JHZR2

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The front ones are stainless or some other alloy and were just dirty. I bought the cay (MY11) new in July 2010, so its really seven years of living outdoors 10-ish months per year...
 

Kestas

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I prepped the calipers on my 71 Cutlass by sandblasting the rust. After using Rustoleum primer and topcoat, they were rust-free for 30 years, the last I checked. Of course this car never sees salt duty.
 
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Looks good! I think i will try the Zinc-it on my next set of new rotors. Curious whether navel jelly would help remove rust prior to coating (probably would not want that on the calipers and brake pads though).
 
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Originally Posted By: E150GT
man youre changing brake fluid on a 10 month old car?
The car is 6 or 7 years old. He's keeping it at peak performance. The "ten month" car terminology is probably referring to ten months out of the year that it sees use.
 

JHZR2

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Originally Posted By: L_Sludger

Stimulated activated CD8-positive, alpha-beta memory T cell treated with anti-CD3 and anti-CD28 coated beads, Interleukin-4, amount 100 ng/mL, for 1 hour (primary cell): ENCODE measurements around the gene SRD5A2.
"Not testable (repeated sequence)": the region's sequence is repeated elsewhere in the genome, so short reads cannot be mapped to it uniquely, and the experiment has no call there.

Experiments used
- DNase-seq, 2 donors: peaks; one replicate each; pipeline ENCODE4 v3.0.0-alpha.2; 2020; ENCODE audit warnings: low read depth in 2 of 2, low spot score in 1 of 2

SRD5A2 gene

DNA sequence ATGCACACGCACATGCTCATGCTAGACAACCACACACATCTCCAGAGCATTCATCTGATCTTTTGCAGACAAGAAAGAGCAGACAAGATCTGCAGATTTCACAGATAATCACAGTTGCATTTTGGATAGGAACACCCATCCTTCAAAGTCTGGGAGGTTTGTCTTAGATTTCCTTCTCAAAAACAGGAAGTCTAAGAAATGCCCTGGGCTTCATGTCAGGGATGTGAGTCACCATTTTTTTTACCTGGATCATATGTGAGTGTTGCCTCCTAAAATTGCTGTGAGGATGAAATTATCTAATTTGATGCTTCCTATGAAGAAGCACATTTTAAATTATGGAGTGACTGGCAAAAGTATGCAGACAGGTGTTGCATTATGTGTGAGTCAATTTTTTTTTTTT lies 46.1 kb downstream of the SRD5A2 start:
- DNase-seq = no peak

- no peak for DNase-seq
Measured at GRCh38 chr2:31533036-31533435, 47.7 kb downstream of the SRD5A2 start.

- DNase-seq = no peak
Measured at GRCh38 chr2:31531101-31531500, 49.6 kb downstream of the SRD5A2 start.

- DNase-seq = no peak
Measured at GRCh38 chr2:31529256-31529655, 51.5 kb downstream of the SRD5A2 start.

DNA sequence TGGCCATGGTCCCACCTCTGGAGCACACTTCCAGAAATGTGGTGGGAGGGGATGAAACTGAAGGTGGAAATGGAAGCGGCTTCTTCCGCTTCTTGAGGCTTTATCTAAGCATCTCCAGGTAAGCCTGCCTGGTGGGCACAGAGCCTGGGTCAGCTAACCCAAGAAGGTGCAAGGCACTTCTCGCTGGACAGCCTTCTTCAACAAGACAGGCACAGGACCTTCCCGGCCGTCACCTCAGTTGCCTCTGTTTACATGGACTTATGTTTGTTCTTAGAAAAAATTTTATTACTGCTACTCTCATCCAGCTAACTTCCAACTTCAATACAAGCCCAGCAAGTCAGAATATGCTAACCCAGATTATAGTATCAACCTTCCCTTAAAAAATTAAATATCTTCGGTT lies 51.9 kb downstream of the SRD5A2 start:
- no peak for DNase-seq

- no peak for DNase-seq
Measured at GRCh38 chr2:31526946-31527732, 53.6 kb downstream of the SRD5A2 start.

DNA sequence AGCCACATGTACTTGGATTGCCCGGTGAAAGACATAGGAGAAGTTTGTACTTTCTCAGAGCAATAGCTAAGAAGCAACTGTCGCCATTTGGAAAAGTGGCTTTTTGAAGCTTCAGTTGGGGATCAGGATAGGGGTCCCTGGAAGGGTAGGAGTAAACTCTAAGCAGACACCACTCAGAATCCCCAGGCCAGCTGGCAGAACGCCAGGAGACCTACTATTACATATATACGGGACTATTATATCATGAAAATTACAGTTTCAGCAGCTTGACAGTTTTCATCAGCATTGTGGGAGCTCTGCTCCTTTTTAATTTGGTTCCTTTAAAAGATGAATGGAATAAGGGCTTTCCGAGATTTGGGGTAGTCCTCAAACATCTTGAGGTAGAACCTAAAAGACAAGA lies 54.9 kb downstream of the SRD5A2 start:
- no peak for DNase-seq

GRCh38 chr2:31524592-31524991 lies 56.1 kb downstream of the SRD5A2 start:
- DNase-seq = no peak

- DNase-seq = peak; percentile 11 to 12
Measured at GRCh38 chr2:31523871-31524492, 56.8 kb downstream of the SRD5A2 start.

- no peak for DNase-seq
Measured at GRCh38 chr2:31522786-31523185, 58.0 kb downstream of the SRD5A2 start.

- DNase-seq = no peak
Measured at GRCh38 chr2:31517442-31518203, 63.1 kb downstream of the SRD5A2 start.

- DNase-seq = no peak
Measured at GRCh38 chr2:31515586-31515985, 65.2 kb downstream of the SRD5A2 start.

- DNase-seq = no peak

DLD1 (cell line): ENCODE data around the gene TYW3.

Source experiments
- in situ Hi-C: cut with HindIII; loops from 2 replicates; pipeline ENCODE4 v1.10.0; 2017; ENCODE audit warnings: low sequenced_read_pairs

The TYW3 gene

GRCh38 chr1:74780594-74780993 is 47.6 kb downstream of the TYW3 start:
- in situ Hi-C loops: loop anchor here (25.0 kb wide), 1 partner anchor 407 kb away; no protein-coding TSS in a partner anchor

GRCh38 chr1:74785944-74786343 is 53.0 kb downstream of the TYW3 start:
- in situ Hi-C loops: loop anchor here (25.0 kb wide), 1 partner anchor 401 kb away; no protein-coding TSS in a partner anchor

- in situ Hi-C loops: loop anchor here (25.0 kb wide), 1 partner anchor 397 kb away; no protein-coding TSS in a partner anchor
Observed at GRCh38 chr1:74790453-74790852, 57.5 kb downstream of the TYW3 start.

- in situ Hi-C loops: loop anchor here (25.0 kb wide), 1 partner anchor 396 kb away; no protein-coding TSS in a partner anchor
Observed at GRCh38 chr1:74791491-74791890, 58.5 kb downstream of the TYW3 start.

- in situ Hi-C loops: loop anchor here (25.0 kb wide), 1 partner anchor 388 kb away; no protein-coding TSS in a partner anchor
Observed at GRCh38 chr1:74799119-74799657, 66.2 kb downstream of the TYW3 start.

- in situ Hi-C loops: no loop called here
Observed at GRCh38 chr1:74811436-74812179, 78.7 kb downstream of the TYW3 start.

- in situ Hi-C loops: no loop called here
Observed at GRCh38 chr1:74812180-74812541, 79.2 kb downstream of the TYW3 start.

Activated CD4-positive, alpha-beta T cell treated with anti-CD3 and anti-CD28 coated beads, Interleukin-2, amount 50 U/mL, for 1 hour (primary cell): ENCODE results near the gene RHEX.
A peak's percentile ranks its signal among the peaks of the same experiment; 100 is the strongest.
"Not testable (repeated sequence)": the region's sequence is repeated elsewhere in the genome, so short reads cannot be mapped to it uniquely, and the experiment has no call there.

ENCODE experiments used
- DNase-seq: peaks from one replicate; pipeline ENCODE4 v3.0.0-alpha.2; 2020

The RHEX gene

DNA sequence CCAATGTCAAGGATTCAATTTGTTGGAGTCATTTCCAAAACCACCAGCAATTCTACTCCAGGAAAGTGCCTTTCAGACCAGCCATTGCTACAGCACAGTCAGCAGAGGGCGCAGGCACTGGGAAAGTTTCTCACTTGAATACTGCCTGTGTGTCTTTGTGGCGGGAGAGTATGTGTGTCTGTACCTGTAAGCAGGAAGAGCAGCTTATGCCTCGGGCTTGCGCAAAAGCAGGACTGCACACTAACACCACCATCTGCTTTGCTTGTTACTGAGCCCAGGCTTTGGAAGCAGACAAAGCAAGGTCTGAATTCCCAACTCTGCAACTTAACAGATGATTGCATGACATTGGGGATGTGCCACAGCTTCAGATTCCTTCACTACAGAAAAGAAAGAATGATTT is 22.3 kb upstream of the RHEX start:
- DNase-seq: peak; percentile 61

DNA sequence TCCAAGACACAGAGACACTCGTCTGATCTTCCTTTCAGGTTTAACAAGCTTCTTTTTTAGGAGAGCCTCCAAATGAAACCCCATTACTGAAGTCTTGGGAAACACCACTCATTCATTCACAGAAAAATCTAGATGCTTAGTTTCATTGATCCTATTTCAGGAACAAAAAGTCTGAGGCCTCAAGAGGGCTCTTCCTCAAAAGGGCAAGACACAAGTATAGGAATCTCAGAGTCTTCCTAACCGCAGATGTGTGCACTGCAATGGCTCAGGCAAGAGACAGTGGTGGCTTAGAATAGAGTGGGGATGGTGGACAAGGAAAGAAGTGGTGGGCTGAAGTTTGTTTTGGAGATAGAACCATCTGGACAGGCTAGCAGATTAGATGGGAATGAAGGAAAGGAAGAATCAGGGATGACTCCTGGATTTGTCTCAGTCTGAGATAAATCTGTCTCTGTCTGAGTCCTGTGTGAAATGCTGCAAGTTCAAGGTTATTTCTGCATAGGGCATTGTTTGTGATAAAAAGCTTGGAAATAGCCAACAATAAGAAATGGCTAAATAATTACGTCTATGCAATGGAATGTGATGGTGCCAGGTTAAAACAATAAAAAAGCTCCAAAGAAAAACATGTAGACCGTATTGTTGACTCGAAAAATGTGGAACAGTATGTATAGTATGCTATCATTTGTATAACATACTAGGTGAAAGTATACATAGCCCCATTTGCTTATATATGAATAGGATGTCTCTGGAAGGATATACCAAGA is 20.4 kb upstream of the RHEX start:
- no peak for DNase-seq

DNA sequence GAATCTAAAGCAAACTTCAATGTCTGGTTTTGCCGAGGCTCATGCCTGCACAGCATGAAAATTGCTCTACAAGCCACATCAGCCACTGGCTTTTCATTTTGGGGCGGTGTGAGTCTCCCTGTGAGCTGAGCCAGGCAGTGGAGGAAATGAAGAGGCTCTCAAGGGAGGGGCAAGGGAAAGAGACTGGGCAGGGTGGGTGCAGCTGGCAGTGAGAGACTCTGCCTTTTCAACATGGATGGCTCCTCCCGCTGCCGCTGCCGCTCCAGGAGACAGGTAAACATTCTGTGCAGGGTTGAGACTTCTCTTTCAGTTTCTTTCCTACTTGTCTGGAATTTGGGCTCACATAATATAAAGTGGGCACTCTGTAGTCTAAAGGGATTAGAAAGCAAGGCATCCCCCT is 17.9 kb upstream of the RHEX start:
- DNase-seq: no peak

Originally Posted By: E150GT
man youre changing brake fluid on a 10 month old car?
The car is 6 or 7 years old. He's keeping it at peak performance. The "ten month" car terminology is probably referring to ten months out of the year that it sees use.
+1. 2011 BMW 135i.
 

JHZR2

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Originally Posted By: spasm3
Looks good! I think i will try the Zinc-it on my next set of new rotors. Curious whether navel jelly would help remove rust prior to coating (probably would not want that on the calipers and brake pads though).
That's why I was thinking if this fails in two years, Ill wipe/remove the zinc, and then use ospho. I think that would do the trick... I was tempted to do more than just a brush and wipe, but I was doing two oil changes and a brake fluid flush at the same time, and had only limited time to do the work... Plus I kind of wanted to experiment with how relatively poor/incomplete prep will hold up... not that I want to do a lousy job, but kind of wanted to see if it will work. Do more than just spray a dirty rotor, but not a huge, time intensive job either. After setting up for the first one, time per rotor was probably 20 minutes including masking and removing the zinc from the friction surface. On my old 318i, I painted the rotor hats when I installed them with some high-temp black paint. That lasted forever. I didnt think black would look right on these. It does hide lots of issues.
 

JHZR2

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Originally Posted By: Mr Nice
Nice work. What type / brand lift are you using ?